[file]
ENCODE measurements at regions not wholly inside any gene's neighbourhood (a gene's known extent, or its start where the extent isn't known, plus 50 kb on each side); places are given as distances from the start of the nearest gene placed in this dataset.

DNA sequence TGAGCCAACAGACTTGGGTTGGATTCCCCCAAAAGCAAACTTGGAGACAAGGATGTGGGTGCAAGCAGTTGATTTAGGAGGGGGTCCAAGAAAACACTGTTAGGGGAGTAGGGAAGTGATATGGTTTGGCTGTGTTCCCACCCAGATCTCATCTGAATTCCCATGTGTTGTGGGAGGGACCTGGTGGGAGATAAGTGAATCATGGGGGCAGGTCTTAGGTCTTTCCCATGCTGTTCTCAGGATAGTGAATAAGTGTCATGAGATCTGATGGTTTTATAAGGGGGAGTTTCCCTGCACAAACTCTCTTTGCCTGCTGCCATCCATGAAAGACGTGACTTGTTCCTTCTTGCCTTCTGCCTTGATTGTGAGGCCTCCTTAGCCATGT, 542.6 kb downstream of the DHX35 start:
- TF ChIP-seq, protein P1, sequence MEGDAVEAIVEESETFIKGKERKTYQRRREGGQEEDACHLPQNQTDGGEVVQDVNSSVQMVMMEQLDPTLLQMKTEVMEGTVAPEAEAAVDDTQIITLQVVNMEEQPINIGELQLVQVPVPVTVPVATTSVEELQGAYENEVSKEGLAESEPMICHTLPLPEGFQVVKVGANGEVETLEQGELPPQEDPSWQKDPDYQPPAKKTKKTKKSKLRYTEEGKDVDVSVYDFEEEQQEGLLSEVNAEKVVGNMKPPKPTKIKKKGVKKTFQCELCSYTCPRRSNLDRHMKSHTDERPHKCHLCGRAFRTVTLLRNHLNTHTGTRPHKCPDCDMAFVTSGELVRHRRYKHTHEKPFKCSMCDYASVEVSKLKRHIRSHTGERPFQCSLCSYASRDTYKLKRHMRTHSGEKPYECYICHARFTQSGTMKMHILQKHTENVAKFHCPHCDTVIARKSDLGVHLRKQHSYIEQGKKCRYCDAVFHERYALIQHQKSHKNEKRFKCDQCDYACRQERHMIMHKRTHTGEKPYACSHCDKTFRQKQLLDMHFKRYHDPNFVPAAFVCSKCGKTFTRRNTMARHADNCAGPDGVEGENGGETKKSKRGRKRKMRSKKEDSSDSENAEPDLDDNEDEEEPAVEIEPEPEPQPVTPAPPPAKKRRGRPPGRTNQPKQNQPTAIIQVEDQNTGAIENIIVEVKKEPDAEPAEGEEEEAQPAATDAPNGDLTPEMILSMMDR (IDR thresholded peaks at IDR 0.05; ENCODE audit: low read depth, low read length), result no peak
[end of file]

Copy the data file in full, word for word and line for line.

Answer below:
ENCODE measurements at regions not wholly inside any gene's neighbourhood (a gene's known extent, or its start where the extent isn't known, plus 50 kb on each side); places are given as distances from the start of the nearest gene placed in this dataset.

DNA sequence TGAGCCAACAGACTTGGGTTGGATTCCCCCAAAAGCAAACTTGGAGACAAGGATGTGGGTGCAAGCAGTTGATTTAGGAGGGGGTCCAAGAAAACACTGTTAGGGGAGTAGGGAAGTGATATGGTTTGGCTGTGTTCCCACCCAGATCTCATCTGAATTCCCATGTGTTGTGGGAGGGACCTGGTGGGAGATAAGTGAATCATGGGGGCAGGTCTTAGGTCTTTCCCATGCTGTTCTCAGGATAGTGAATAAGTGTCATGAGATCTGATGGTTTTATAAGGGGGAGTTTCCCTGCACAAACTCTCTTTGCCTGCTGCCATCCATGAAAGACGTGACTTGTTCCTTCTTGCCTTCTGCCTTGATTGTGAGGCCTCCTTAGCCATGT, 542.6 kb downstream of the DHX35 start:
- TF ChIP-seq, protein P1, sequence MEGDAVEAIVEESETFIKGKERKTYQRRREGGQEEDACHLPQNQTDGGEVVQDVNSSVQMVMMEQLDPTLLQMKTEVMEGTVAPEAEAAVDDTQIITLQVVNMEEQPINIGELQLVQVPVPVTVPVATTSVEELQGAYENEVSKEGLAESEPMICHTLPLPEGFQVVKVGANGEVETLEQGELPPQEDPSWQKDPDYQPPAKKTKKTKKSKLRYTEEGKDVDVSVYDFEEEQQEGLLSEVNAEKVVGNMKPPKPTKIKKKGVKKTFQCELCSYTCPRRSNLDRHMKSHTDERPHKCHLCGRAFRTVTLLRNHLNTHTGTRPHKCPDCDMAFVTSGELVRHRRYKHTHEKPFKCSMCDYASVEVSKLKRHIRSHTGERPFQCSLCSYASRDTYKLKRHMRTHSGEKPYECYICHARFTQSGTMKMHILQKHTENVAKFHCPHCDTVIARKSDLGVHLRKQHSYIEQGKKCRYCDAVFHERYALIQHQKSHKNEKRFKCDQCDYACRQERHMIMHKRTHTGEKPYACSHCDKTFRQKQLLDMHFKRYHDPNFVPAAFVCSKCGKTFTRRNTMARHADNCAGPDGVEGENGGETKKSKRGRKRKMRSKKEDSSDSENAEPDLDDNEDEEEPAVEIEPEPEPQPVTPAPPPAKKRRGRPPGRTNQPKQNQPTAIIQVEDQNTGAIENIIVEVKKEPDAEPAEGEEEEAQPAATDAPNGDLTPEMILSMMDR (IDR thresholded peaks at IDR 0.05; ENCODE audit: low read depth, low read length), result no peak